Wall Street clocked new records on Tuesday, Nov. 28, as the Senate GOP's tax plan progressed toward a vote on the floor.
The Dow Jones Industrial Average rose almost 256 points to 23,836.71 on Tuesday, surpassing the previous record close set on Tuesday, Nov. 21. The S&P 500 added nearly 26 points to 2,627.04 and the Nasdaq increased just over 33 points to 6912.36, both beating records set on Friday, Nov. 24.
The chances of the Senate tax bill's passage looked a little more certain after Trump met with Republicans to try to push for uniformity across the party. Shortly after, the Senate Budget Committee voted to advance the bill to a Senate floor later in the week -- two holdouts, Sen. Bob Corker and Sen. Ron Johnson flipped their votes in time for the bill to proceed.
In a floor vote, the Senate GOP can only afford two nay votes from its own party. A number of Republican senators have voiced concerns over the bill, including that tax cuts would significantly raise the deficit -- the Congressional Budget Office has calculated that the Senate's tax plan increases the federal deficit by more than $1.4 trillion over the next decade.
Earlier in the session, Jerome Powell, Donald Trump's pick to serve as chairman of the Federal Reserve, indicated he would continue upon the path of monetary policy normalization in his testimony to the U.S. Senate Committee on Banking, Housing, and Urban Affairs on Tuesday.
In comments to Congress during his confirmation hearing, Powell said he expects to shrink the balance sheet, though expects the sum to remain greater than before the financial crisis. Powell expects to reduce the total over the next three to four years to roughly $2.5 trillion to $3 trillion, down from its current $4.5 trillion.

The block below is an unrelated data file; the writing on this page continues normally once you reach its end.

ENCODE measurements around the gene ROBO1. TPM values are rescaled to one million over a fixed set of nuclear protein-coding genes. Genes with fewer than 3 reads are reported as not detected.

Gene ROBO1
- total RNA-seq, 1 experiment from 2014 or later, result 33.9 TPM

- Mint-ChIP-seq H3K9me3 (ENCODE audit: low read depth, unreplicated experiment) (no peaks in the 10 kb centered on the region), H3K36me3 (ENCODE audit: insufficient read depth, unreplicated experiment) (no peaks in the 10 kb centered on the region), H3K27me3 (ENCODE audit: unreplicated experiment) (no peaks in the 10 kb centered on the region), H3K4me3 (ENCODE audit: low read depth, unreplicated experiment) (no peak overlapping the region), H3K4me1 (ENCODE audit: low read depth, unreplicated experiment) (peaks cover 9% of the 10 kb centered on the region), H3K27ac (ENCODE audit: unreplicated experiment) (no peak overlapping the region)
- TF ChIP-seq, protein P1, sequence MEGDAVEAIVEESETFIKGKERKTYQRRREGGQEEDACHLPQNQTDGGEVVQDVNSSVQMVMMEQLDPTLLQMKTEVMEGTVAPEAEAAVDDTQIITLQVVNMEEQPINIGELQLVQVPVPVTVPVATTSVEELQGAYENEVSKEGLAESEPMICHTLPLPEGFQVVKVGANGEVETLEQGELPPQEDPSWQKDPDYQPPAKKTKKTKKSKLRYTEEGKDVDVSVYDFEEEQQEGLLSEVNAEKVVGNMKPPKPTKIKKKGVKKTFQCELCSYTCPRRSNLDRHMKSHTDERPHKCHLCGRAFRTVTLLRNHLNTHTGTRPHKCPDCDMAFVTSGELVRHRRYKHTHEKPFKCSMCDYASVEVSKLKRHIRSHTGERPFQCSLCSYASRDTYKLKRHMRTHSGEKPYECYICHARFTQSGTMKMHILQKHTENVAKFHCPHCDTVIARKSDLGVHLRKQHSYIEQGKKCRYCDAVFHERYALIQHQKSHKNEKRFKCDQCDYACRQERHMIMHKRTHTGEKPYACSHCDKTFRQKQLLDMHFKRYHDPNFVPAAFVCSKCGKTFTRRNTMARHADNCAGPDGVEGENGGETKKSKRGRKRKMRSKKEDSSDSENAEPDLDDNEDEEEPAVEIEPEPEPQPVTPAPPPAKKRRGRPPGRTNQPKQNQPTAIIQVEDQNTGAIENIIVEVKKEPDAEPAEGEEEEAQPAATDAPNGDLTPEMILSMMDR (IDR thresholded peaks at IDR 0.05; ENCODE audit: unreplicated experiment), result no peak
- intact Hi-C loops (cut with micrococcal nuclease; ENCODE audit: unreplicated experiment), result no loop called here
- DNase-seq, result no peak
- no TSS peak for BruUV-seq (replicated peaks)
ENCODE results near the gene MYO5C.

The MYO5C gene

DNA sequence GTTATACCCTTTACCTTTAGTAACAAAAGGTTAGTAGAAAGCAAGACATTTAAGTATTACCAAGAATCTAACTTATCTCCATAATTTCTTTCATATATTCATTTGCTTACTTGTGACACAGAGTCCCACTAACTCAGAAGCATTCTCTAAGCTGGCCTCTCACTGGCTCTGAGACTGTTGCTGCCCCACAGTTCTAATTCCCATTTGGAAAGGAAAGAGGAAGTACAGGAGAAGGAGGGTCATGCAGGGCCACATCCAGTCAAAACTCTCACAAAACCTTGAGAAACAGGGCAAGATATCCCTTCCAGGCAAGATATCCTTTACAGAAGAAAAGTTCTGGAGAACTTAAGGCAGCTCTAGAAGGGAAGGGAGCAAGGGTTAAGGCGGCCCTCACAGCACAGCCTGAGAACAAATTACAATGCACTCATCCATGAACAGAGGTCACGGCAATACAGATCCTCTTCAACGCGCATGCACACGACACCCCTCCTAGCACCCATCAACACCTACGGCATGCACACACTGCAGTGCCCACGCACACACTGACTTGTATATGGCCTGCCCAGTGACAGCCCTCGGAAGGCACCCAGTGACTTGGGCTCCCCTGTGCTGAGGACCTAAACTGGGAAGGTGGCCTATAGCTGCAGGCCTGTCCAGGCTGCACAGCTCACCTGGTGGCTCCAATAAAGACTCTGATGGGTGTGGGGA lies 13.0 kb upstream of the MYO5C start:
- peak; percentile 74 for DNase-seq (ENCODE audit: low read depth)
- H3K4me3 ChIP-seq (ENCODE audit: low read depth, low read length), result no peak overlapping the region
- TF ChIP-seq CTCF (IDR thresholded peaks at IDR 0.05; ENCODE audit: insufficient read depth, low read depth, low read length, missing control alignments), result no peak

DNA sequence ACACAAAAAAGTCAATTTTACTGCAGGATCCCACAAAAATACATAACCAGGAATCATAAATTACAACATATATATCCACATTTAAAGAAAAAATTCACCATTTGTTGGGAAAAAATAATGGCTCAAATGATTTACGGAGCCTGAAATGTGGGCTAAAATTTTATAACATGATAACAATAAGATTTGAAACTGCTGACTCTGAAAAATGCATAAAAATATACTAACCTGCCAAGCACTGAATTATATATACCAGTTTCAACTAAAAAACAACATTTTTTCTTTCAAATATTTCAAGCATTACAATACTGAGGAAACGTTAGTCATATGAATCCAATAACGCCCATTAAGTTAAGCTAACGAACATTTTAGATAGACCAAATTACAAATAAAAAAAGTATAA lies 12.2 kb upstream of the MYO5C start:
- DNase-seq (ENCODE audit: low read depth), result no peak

On the economy, Powell forecasts economic growth of 2.5% in 2018, level with the expected pace this year. He also said the low wage growth and low labor force participation among male workers showed there was still slack in the labor market. The unemployment rate sits at 4.1%, a level that on the surface indicates a tight labor market. Powell also remained uncertain on whether low inflation trends are transitory or a sign of something "more fundamental."
In a statement released Monday, Nov. 27, Powell said, "We expect interest rates to rise somewhat further and the size of our balance sheet to gradually shrink."
Powell was careful to walk the line between dove and hawk, though: "While we endeavor to make the path of policy as predictable as possible, the future cannot be known with certainty. We must retain the flexibility to adjust our policies in response to economic developments."
Markets barely reacted to news of Powell's nomination in early November. Most analysts and economists expect Powell to continue on the path of steady tightening that Yellen has set up in the past couple years. Powell will assume the position when Yellen's term ends in February.
The Fed is set to meet on Dec. 12-13. The market is confident the Federal Open Market Committee will agree to a 25-basis-point rate hike at that meeting. Chances of an increase sit at 93%, according to CME Group fed funds futures.